[0088] In other configurations, one or more of the straps 250A-B can extend to one or both of the foot rail 230 and the head rail 232. In one example, one or more of the straps 250A-B can extend from the foot rail 230 to the head rail 232 rather than extending between the opposite side rails 234, 236. In another example, one or more of the straps 250A-B can extend from the foot rail 230 to the head rail 232 in addition to having one or more of the straps 250A-B extending between the opposite side rails 234 and 236. In yet other configurations, fewer or additional reinforcement straps can be included in the mattress system 200.

[0089] As depicted, the fan assembly 110 can be disposed at least partially in the rail structure 206. The straps 250A-B can be attached to the rail structure 206 on opposite sides of the fan assemblies 110, thereby reinforcing or maintaining the rail structure 206 at or around the fan assemblies 110. For example, in the illustrated example, the fan assemblies 110 are provided in the opposite side rails 234, 236, and the first strap 250A and/or the second strap 250B are connected to the opposite side rails 234, 236 proximate the fan assemblies 110. The rail structure 206 can also include one or more recessed portions proximate to the fan assembly 110 and/or the connection points of the straps 250A-B to receive other components (e.g., air passages, air chamber hoses, electronic wires, etc.) of the mattress system 200. In alternatively implementations, the mattress system 200 does not include the straps 250A-B and their associated elements. [0090] Other configurations of the fan assemblies 110 are possible. For example, the fan assemblies 110 can be positioned closer to the foot rail 230 and/or closer to the head rail 232.

The fan assemblies 110 can also be positioned on outer sides of the connection locations 240 A-B and 242A-B. In other words, the fan reinforcement straps 250A-B need not be positioned around the fan assemblies 110. In some implementations, the mattress system 200 may not include the reinforcement straps 250A-B, as depicted and described further in reference to FIG. 18.

[0091] FIG. 5 is a perspective view of the integrated fan assembly 110. As depicted, the fan assembly 110 includes an external housing 700 configured to receive a fan and electronics that can control operation of the fan. The fan assembly 110 can include an air duct 708 (e.g., plenum) that is fluidly connected to the housing 700 and configured for airflow into or from the housing 700. The housing 700 and the air duct 708 can define an air inlets and an air outlets. In embodiments where the fan assembly 110 operates to draw air, the air duct 708 defines an air inlet 710, and the housing 700 defines an air outlet 702. In embodiments where the fan assembly 110 operates to blow air, the air inlet 710 of the air duct 708 works as an air outlet, and the air outlet 702 of the housing 700 works as an air inlet.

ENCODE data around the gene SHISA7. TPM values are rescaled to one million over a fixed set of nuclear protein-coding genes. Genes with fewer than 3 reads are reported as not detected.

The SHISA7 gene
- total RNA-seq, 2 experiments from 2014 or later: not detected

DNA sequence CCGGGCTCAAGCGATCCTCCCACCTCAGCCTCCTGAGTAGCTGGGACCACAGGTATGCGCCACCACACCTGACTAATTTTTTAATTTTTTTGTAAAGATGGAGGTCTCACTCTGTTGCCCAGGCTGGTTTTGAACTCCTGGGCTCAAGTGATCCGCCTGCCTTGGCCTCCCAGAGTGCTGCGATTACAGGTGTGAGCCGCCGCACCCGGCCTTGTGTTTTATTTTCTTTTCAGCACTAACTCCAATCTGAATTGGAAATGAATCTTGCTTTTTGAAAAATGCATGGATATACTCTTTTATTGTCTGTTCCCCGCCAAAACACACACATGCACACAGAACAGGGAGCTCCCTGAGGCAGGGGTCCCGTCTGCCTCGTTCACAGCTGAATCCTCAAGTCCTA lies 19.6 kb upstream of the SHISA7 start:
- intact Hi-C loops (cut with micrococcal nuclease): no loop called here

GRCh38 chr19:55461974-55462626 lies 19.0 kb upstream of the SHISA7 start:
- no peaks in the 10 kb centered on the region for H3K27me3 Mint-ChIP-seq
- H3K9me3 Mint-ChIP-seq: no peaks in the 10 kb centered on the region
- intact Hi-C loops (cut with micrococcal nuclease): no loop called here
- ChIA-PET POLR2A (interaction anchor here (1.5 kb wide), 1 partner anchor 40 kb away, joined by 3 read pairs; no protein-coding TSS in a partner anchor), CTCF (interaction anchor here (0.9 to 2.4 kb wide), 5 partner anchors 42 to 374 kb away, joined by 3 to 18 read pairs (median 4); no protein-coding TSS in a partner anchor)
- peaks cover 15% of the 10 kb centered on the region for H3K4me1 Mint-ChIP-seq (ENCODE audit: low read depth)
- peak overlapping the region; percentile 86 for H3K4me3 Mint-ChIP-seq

[0092] The air inlet 710 of the air duct 708 is positioned toward the top of the mattress to thereby effectively draw air from the top of the mattress. As described herein, the air outlet 702 of the housing 700 is oriented toward the foot side or the head side of the mattress at the bottom of the mattress. For example, the housing 700 can be positioned between a bottom layer (e.g., the bottom layer 208) and a corresponding side rail (e.g., one of the side rails 234, 236) of the mattress, and the air outlet 702 is oriented toward a channel defined between the bottom layer and the corresponding side rail (i.e., a side surface of the bottom layer and a side surface of the side rail that faces the side surface of the bottom layer), as shown and described in reference to FIGS. 2-3.

[0093] In some implementations, the air duct 708 of the fan assembly 110 can also function as a base portion of the fan assembly 110. For example, the air duct 708 can attached to the rail structure of the mattress using one or more fastening elements (e.g., screws, bolts, adhesive, etc.). In some implementations, the air duct 708 is configured to fit the recessed portion (e.g., the recessed portions 306, 406, 506) defined at the rail structure. The air duct 708 can be received into and fit in the recessed portion with or without additional fastening elements (e.g., screws, bolts, adhesives, etc.). Moreover, when the mattress is manufactured, the fan assembly 110 can be integrated into or attached to the mattress during production. In some implementations, the air duct 708 (together with the housing 700) can be removed from the mattress when the fan assembly 110 needs to be serviced and/or replaced. Therefore, fastening the air duct 708 to the rail structure can provide for easier servicing of the fan assembly 110.